The maps represent the average concentration of the contaminant that has been detected in private well water in each of North Carolina’s 100 counties. Click on the year 2010 in the chart to see a map of the results for the most recent year of data.

Contaminant (click on contaminant name to view the ATSDR ToxFAQs) Map of all years
2010 map
Arsenic Arsenic 2010
Barium Barium 2010
Benzene Benzene 2010
Cadmium Cadmium 2010
Chromium Chromium 2010
Cis-1,2-dichloroethene Cis-1,2-dichloroethane 2010
Copper Copper 2010
1,2-dichloropropane 1,2-dichloropropane 2010
Ethylbenzene Ethylbenzene 2010
Ethylene dibromide (1,2, dibromomethane) Ethylene dibromide (1,2, dibromomethane) 2010
Fluoride Fluoride 2010
Iron Iron 2010
Isopropyl ether Isopropyl ether 2010
Lead Lead 2010
Magnesium Magnesium 2010
Manganese Manganese 2010
Mercury Mercury 2010
Methyl-tert-Butyl Ether (MTBE) MTBE 2010
Nitrates Nitrates 2010
Nitrites Nitrites 2010
pH pH 2010
Selenium Selenium 2010
Silver Silver 2010
Sodium Sodium 2010
Tetrachloroethene (PCE) Tetrachloroethene (PCE) 2010
Toluene Toluene 2010
Trans-1,2-dichloroethane Trans-1,2-dichloroethane 2010
Trichloroethene (TCE) Trichloroethene (TCE) 2010
Vinyl chloride Vinyl Chloride 2010
Xylenes (total xylenes) Xylenes (total xylenes) 2010
Zinc Zinc 2010


More information

Scope of the data

County-level averages reported for each contaminant are based solely on private well tests from the North Carolina State Laboratory of Public Health from 1998-2010. County averages provide a useful way to observe an overall trend in a county, but are not detailed enough to predict the specific groundwater concentrations of contaminants in smaller regions and may not reflect the quality of groundwater in a single well. Private well data does not include monitoring wells or surface water samples collected by other state agencies.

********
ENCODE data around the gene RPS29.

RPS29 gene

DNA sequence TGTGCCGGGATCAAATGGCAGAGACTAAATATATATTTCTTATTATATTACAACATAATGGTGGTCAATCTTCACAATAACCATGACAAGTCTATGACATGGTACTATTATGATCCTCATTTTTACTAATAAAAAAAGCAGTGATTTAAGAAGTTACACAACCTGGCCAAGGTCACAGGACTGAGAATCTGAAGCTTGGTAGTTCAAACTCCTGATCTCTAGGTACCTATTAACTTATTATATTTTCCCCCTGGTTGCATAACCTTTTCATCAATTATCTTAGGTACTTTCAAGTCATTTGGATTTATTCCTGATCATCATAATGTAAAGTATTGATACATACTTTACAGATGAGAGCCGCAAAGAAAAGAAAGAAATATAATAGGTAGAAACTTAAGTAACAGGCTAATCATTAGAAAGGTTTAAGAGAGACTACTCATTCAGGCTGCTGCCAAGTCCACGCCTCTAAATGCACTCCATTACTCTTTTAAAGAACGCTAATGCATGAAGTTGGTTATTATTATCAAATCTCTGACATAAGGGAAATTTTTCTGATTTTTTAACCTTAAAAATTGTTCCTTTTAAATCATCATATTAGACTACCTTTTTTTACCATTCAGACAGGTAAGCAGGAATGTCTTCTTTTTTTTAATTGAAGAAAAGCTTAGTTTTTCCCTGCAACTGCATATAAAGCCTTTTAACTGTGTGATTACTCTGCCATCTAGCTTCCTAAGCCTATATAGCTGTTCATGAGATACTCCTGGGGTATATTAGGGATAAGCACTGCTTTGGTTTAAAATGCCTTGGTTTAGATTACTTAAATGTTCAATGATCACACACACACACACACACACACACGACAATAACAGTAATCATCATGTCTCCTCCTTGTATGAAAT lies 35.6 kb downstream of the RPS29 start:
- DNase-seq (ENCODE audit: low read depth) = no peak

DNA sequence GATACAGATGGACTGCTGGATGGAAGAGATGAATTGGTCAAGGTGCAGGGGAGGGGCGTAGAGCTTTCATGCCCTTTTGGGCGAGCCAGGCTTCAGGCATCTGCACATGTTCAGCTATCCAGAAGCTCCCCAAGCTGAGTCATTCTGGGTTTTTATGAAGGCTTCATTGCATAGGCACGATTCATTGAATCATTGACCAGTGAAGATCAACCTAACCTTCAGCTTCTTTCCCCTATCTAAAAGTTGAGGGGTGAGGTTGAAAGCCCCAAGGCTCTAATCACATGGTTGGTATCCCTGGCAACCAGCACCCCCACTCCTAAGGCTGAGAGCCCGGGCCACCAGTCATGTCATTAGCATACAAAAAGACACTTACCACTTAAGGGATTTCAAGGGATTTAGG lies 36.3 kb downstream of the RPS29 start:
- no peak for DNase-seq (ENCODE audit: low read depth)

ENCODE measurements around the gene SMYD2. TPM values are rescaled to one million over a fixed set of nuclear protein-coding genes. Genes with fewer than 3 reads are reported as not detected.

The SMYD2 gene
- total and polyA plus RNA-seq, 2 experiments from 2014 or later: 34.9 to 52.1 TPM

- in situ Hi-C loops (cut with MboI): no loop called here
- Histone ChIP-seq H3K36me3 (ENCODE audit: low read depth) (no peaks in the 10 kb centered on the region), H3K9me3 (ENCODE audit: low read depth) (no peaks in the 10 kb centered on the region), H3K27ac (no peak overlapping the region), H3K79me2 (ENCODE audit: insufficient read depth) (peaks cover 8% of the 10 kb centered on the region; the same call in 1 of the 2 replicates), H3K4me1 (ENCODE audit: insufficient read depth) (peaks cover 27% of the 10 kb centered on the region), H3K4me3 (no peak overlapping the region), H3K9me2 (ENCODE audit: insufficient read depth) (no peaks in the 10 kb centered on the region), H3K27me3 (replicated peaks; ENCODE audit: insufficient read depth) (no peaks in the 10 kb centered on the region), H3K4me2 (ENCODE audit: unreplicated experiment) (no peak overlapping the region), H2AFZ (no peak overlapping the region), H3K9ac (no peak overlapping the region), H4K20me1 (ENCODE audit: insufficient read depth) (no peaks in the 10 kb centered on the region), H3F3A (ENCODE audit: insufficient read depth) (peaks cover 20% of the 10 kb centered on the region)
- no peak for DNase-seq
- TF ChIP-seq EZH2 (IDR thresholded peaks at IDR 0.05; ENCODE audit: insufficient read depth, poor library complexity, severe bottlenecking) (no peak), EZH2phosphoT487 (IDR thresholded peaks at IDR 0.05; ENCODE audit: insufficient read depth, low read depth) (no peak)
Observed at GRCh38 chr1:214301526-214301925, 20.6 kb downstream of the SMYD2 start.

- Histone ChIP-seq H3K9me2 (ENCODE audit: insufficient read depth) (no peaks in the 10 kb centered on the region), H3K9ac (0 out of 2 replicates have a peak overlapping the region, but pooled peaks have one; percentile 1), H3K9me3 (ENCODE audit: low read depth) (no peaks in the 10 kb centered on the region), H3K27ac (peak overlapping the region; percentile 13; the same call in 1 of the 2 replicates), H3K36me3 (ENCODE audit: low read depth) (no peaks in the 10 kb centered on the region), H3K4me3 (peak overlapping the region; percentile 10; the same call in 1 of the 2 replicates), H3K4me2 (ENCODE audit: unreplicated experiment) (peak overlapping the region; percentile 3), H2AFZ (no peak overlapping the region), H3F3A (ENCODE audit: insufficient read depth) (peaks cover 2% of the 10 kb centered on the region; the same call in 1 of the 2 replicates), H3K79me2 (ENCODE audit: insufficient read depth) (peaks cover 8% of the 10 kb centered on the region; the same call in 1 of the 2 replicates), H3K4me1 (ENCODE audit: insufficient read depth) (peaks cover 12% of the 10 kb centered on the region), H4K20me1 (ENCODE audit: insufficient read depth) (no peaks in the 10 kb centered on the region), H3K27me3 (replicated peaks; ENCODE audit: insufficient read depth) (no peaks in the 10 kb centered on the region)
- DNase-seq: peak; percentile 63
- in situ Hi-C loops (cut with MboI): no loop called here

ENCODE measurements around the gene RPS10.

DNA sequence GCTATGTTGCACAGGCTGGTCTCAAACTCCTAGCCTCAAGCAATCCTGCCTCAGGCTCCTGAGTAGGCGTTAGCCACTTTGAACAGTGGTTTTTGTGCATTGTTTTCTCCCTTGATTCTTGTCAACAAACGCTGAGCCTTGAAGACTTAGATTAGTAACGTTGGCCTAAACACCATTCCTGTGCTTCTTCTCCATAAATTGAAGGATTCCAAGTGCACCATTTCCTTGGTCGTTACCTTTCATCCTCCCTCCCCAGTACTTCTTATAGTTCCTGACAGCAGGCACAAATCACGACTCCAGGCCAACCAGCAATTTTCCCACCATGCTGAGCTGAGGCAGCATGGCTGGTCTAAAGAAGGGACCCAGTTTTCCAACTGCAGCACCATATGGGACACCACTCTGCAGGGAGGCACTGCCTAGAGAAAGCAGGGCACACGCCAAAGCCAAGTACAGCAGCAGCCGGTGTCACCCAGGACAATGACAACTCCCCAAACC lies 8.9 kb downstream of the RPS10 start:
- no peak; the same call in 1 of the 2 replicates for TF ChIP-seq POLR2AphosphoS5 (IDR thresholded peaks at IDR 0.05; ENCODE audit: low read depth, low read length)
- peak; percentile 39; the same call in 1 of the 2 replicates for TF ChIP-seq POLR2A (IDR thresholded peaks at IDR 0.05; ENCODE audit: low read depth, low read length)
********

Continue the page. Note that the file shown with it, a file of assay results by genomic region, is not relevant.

County-level averages are intended to provide private well-owners, local health departments, and government decision-makers with a visual tool for understanding groundwater contamination across the state and potential public health concerns in individual counties. Because county-level maps are not specific to smaller geographic areas and cannot be assumed to represent uniform concentration levels across a county, testing private wells is the only way to know whether an individual well is contaminated.


County averages are calculated as the sum of all values recorded in a single county divided by the number of wells tested. Averages may be inflated because of a very high result at a single location, or may be artificially low because of a series of very low results. Data may also be skewed by the number of samples and the location in which the samples were taken. If only a few samples were recorded in an entire county, it is less likely that the reported average is reflective of a majority of wells in that county.

Find out more about the Toxics Release Inventory and National Priorities List reporting.

This project was funded by an ARRA supplement from the National Institute of Environmental Health Sciences (#P42ES005948) 2009-2011.

Director: Rebecca Fry, PhD
Deputy Director: Fernando Pardo-Manuel de Villena, PhD
Funding provided by NIEHS grant #P42 ES031007

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253 Rosenau Hall, CB #7431
Chapel Hill, NC, 27599-7431